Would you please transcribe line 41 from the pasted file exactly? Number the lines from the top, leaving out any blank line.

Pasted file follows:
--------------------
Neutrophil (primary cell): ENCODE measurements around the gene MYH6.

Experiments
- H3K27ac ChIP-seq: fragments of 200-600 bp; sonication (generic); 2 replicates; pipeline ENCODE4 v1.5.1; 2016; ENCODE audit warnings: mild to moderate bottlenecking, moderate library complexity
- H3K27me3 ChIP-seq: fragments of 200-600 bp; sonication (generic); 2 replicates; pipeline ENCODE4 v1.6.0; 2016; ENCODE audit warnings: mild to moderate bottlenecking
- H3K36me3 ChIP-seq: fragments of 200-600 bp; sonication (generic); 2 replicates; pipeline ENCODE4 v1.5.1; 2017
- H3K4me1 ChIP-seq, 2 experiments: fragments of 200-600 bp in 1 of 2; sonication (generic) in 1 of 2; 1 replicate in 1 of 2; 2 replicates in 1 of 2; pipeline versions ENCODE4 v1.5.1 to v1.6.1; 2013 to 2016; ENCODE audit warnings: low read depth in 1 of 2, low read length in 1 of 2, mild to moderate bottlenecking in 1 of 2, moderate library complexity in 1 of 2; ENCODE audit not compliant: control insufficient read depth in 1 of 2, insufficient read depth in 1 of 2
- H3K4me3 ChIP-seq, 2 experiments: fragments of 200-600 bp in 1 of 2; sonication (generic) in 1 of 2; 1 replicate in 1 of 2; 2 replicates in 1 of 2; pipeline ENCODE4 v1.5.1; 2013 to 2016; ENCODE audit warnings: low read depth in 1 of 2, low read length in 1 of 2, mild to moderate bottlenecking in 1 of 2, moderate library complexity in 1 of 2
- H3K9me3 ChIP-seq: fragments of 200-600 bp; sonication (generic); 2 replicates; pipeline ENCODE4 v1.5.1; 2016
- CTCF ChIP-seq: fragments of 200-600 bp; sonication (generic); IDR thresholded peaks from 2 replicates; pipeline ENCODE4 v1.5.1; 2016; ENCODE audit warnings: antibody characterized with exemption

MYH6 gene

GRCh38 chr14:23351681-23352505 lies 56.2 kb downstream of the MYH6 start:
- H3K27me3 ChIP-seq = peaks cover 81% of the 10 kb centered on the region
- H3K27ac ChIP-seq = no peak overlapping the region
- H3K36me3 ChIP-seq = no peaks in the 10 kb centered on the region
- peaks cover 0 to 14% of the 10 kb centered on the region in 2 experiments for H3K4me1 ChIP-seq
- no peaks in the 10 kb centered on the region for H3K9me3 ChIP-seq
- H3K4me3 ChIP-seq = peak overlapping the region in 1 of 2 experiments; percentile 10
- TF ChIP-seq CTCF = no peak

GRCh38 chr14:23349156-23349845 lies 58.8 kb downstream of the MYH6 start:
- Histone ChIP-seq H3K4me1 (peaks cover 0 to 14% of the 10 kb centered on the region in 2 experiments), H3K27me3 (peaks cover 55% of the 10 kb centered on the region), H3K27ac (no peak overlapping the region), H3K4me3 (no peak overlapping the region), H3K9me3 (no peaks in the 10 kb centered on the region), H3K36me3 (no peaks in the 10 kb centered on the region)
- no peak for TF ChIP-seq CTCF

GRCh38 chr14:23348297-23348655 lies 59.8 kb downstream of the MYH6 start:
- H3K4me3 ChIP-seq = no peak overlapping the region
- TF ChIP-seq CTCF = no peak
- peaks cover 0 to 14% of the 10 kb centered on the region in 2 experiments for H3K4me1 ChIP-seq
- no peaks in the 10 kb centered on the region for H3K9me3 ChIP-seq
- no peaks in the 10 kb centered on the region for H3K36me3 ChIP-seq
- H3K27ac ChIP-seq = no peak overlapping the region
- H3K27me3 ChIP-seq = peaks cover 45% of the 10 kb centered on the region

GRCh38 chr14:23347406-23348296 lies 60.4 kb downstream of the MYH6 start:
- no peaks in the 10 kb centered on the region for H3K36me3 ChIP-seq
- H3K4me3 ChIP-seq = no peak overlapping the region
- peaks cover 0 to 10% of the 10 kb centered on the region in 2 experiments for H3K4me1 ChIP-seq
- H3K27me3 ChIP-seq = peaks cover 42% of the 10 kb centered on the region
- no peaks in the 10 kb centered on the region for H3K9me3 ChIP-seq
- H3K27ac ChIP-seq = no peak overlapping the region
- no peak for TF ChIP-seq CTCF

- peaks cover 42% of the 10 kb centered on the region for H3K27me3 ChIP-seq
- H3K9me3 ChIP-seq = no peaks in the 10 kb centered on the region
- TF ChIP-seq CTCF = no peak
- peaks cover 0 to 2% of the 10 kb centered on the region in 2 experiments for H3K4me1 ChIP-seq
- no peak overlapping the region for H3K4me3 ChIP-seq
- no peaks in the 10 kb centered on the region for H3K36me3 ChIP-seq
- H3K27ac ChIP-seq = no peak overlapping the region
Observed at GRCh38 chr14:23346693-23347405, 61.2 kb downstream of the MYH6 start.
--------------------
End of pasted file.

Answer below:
- peaks cover 0 to 2% of the 10 kb centered on the region in 2 experiments for H3K4me1 ChIP-seq